- The “Escalator Algorithm” by developer Dan Finlay aims to improve the charging model in Ethereum (ETH) by a more dynamic mechanism.
- The “Escalator Algorithm” is a counter-proposal to EIP-1559, which envisages burning ETH with each validated transaction.
In a post for the Ethereum blog, developer Griffin Ichiba Hotchkiss has described the improvements that can be made to the current fee model of Ethereum. The developer describes the current fee model as “costly and inefficient”. In fact, fees on the Ethereum network have quadrupled since April and network congestion has made the situation worse.
In his publication, Ichiba discussed the EIP-1559 and its counter-proposal, a new mechanism called “Escalator Algorithm”. As reported by CNF, EIP-1559 is intended to replace the Ethereum “first price auction” model. This model works by paying a fee that encourages miners to validate a transaction, the higher the fee the faster it is validated.
On the contrary, EIP-1559 would change the model to implement a base rate parameter that will be charged by the protocol. According to the proposal, with each completed transaction the fees will be divided. One part of the fee will go to the miner who will receive a sort of “tip” and the other part will be the “space fee” which will be burned. By removing the incentives to manipulate tariffs, the model would be much more predictable, explained Ichiba.
However, the proposal has yet to be approved. Ichiba said that EIP.1559 could cause problems, especially with “any software that builds and sends (automatically) Ethereum transactions for its users”. Ichiba noted that this applies to wallets that would have to make changes to adjust to the new model. Therefore, the counter proposal of the developer Dan Finlay arose which, as mentioned, is called “Escalator Algorithm”.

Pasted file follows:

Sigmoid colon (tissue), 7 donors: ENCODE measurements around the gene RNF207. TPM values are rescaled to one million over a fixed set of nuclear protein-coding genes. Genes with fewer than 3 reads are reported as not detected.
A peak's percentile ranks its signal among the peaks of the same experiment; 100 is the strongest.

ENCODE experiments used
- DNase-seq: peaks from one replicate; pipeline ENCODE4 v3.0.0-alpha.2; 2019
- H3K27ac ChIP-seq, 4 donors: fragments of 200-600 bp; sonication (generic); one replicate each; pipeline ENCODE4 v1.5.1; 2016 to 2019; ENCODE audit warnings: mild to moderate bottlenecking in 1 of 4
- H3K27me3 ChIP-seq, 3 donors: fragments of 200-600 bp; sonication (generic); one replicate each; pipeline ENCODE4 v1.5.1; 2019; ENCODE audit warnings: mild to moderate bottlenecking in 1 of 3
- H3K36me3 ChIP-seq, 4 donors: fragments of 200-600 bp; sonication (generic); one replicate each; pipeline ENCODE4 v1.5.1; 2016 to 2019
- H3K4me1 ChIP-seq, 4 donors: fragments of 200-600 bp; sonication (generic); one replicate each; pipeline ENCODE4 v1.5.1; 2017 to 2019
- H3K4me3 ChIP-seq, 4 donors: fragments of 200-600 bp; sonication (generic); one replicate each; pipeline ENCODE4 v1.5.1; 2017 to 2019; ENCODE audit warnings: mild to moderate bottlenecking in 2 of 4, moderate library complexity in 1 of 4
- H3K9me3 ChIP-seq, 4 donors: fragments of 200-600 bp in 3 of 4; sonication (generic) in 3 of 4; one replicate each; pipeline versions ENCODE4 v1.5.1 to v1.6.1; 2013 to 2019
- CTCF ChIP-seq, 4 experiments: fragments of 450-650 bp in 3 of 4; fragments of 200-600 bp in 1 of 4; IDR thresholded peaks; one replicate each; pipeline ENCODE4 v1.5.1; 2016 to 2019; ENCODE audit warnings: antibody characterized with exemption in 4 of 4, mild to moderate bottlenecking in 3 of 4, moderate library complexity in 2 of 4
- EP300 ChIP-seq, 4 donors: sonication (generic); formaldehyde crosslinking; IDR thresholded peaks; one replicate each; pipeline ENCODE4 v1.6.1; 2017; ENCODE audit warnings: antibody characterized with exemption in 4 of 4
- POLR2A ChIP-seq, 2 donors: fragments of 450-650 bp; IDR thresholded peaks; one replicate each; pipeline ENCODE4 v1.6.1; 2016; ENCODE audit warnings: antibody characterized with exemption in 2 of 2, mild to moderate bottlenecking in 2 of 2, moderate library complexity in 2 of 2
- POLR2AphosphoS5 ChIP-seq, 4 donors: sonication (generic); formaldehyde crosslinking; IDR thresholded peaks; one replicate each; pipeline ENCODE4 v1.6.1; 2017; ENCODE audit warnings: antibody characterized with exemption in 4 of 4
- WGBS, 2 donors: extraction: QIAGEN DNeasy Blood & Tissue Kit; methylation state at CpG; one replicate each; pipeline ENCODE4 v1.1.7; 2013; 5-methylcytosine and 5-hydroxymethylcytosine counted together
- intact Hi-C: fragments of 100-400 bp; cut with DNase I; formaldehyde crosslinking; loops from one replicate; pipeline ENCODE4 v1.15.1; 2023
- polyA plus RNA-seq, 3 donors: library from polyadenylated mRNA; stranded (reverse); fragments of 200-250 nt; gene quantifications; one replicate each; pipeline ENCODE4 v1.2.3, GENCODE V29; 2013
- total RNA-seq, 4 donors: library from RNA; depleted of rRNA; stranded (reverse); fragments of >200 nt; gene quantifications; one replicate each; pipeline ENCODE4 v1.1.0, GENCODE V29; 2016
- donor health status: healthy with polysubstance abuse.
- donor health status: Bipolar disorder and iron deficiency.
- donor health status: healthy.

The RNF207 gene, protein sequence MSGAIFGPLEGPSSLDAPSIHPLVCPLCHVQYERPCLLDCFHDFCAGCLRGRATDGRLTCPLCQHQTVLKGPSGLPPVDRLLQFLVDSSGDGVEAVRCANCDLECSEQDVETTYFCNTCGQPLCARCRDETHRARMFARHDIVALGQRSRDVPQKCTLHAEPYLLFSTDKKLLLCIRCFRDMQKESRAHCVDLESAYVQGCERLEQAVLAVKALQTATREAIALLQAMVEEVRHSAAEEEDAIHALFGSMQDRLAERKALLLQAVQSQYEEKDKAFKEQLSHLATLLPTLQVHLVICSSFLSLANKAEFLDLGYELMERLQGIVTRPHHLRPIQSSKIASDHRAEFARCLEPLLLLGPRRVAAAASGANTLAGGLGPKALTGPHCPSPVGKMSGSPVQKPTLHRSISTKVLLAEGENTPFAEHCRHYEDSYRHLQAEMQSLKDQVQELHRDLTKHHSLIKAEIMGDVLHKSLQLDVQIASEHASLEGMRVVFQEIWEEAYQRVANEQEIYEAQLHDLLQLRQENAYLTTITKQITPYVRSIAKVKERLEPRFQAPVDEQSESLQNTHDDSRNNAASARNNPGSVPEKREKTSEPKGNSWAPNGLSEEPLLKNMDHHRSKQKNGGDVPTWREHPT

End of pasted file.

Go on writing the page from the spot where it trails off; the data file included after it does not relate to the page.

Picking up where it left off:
Details about Ethereum’s “Escalator Algorithm”
Ichiba states that the “Escalator” is a counter proposal that is very similar to the mechanism of EIP-1559 and, in its motivations and objectives, the proposals are identical. It is also similar to the current model, which would contribute to its implementation, but they differ on several key points:
Rather than submitting a transaction with a fixed bid, users submit aptly-named ‘escalating’ bids and specify a maximum amount they are willing to pay to get the transaction included. All bids are put into a queue of ‘escalators’ that gradually and predictably increase all bids in queue at the same rate. Miners look at the queues of all the escalators, and will pick the transactions with the highest bids, regardless of which escalator they’re on. When a transaction is accepted into a block, the user pays not their current bid, but the price of the next-highest bid in queue.
This will allow for more effective price discovery, according to Ichiba, and will protect users from paying excessive fees. In addition, this proposal would make no changes to the mechanism that determines the block sizes in the Ethereum network. Ichiba stressed that both proposals, despite their differences, have the common goal of improving the fee model of Ethereum.